EXPLORING MUSIC

A Nineteenth Century Superstar

Author

by David M. Greene

Publication

MHS Review 214 Vol. 1, No. XVI
December 19, 1977

Listen

The Americans, who had in the 1870s not yet acquired a proper awe of genius or a proper knowledge of outlandish tongues, called him, affectionately and accurately, "Ruby." Anton Rubinstein--no relation to Artur--was the first simon-pure, uncontested, unabashed, top-grade virtuoso superstar most of them had ever encountered, though there had been such people as Henri Herz, the self-styled "Lion Pianist" Leopold de Meyer, who threw himself all over the keyboard, and, of course, the home-grown Gottschalk. In point of fame, Ruby was second only to Liszt himself--who, early in his career, apparently rejected Rubinstein as a pupil. During 1871-2 Rubinstein played 215 concerts across the face of America, together with Henryk Wieniawski, a violin virtuoso who found himself playing second fiddle. Rumpled, stocky, pugnacious­ looking (said to resemble Beethoven), Ruby made the piano bellow, scream, moan, and say "uncle" in a way that drove his audiences into a frenzy; few noticed or cared that he, as the old saw has it, left out enough notes to play another concert. He went home with more than $40,000 in gold coin (he did not trust paper money), which was a fortune by today's standards--and worth heaven knows how much on today's gold market!

 

When Anton Grigoryevitch, the son of a Jewish farmer, was still a baby, he was one of sixty-odd Rubinstein's to undergo a mass Christian baptism to avoid the consequences of a brutal military conscription act aimed specifically at the Jews (but in his heyday his Jewish background often set up unexpected obstacles.) Shortly afterwards the family moved to Moscow where Grigori became a small-time manufacturer and Anton became a child prodigy. Backed by his mother, trained by one Villoing, and looking like Little Lord Fauntleroy, he made his concert debut a few month's short of his tenth birthday (ninth according to Grove's and Harold Schonberg, who are on the Old Calendar), and blew the roof off. He went on to become the intimate of virtuosi and potentates and a power in the musical world. He and his brother inaugurated and ran the St. Petersburg Conservatory, the first modern one in Russia, and set up the prestigious Rubinstein International Concourse for young pianists. He also presented a historical survey of piano music over seven consecutive evenings, running from the Elizabethans to Rimsky­Korsakov. And he conducted and taught.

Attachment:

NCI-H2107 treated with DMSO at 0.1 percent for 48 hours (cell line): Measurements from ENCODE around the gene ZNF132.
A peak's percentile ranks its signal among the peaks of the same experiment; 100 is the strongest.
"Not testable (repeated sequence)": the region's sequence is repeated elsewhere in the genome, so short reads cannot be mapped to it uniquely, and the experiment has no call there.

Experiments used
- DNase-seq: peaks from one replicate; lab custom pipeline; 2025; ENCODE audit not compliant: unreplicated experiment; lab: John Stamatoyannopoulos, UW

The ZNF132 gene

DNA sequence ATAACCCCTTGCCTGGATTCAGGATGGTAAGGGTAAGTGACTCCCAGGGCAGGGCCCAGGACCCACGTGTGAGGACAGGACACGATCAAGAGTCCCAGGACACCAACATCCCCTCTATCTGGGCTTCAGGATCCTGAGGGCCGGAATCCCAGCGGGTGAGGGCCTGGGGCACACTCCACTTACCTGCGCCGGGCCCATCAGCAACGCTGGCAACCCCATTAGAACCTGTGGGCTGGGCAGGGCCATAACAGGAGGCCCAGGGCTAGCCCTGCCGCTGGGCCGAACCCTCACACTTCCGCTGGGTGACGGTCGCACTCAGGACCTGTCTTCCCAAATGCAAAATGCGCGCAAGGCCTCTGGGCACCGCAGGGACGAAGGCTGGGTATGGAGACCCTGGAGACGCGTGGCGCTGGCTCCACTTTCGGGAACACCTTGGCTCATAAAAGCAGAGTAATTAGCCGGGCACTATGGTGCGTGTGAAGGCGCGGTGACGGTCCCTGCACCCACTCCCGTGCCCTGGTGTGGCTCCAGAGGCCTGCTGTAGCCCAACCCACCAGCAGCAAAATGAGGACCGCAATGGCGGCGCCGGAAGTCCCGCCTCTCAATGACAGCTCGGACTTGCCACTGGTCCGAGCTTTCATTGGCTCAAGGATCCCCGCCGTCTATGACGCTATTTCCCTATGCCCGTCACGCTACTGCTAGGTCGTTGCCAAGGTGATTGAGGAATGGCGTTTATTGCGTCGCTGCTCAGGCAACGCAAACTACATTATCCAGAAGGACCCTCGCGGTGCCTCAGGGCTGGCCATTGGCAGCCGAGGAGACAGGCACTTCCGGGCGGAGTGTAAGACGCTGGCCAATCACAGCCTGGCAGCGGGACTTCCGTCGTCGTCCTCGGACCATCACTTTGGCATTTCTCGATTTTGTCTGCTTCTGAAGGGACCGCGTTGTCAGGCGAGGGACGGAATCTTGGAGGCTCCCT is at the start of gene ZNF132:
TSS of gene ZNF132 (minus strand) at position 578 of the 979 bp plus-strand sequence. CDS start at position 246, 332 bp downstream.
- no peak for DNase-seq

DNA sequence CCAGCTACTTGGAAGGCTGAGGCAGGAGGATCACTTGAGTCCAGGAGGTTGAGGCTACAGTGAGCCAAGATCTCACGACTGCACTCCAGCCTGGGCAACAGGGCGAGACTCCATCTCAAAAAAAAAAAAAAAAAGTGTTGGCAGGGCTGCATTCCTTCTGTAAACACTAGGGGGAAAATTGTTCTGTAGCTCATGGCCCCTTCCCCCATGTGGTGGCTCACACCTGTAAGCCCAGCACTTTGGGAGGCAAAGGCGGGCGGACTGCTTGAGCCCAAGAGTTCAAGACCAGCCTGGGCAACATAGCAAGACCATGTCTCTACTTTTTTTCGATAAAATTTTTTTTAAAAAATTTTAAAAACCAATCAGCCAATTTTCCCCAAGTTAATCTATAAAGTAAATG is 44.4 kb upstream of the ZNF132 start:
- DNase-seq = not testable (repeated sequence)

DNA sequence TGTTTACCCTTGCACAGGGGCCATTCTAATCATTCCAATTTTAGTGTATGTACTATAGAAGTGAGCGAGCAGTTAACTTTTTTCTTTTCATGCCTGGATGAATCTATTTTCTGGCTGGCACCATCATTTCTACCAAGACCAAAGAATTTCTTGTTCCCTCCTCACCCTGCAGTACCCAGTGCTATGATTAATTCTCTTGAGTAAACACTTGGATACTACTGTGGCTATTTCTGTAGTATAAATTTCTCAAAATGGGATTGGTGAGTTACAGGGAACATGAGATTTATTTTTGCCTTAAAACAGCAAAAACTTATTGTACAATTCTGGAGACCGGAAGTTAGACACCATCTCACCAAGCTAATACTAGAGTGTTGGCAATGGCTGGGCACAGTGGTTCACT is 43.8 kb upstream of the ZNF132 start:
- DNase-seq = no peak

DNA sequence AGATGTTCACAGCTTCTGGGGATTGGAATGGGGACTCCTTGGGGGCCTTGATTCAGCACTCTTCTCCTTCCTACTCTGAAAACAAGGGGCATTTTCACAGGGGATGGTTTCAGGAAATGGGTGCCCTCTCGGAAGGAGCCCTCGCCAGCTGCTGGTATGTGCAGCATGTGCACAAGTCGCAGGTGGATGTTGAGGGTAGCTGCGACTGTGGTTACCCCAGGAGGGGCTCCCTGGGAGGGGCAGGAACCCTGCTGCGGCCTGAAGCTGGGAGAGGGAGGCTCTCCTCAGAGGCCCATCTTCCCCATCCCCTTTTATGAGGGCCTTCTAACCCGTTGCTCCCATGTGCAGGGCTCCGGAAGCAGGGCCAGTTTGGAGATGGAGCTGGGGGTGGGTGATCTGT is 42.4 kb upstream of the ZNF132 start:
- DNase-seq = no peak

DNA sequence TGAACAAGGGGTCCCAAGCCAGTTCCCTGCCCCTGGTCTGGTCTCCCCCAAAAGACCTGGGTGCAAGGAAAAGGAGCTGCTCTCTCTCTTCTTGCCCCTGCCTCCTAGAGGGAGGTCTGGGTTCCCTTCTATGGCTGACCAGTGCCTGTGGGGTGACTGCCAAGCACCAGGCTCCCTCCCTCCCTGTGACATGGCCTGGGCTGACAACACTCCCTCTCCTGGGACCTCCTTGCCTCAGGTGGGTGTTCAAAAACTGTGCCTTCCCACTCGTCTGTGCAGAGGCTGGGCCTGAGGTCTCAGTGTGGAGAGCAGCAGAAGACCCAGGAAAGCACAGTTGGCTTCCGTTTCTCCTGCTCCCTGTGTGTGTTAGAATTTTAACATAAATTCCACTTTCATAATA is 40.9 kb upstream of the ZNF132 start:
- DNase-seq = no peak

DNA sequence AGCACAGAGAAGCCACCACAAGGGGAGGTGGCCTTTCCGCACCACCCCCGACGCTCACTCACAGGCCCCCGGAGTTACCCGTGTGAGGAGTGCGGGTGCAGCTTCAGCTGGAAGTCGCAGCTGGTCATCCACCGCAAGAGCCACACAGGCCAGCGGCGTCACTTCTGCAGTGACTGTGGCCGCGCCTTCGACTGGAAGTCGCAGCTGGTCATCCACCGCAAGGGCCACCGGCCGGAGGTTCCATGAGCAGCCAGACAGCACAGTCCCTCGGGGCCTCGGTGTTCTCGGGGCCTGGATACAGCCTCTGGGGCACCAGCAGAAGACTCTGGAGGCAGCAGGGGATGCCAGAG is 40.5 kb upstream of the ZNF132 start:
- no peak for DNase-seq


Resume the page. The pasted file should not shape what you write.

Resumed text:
Rubinstein also composed, and preferred to think of himself as a composer. His tastes were both conservative and German, and he was not held in high esteem by the determinedly Russian school of "the Mighty Five" (actually Cui wasn't so mighty). He wrote ambitious operas, symphonies, and concerti, as well as many works in small forms. For years, however, he has been remembered (if at all) only by such pretty trifles as the Melody in F, the Romance in E-flat, and the last of the "Kamenoy-Ostrov" pieces. The annotators of this record speak hopefully of a revival. To be sure, the ubiquitous Michael Ponti and others (Oscar Levant!) have recorded some of the concerti, and one of the versions of the "Ocean" Symphony is to be had, but Rubinstein's was a pleasant rather than a unique talent, and only a sheerly desperate need for novelty is likely to exhune the whole vast corpus of his work. (Still and all, I'd love to hear the "Wilhelm Meister" songs!) But for those who, like myself, like the velour and horsehair of the nineteenth century salon world, the second 'cello sonata, once a repertory staple, is worth bringing up out of the dustbin. (Note: Catherine Drinker Bowen, in her 1939 biography, speaks of "the ever-popular F Major 'cello sonata." Since there are only two such sonatas, and the other is in D, I assume that it is this one that was still popular then.)

 

A Nineteenth Century Superstar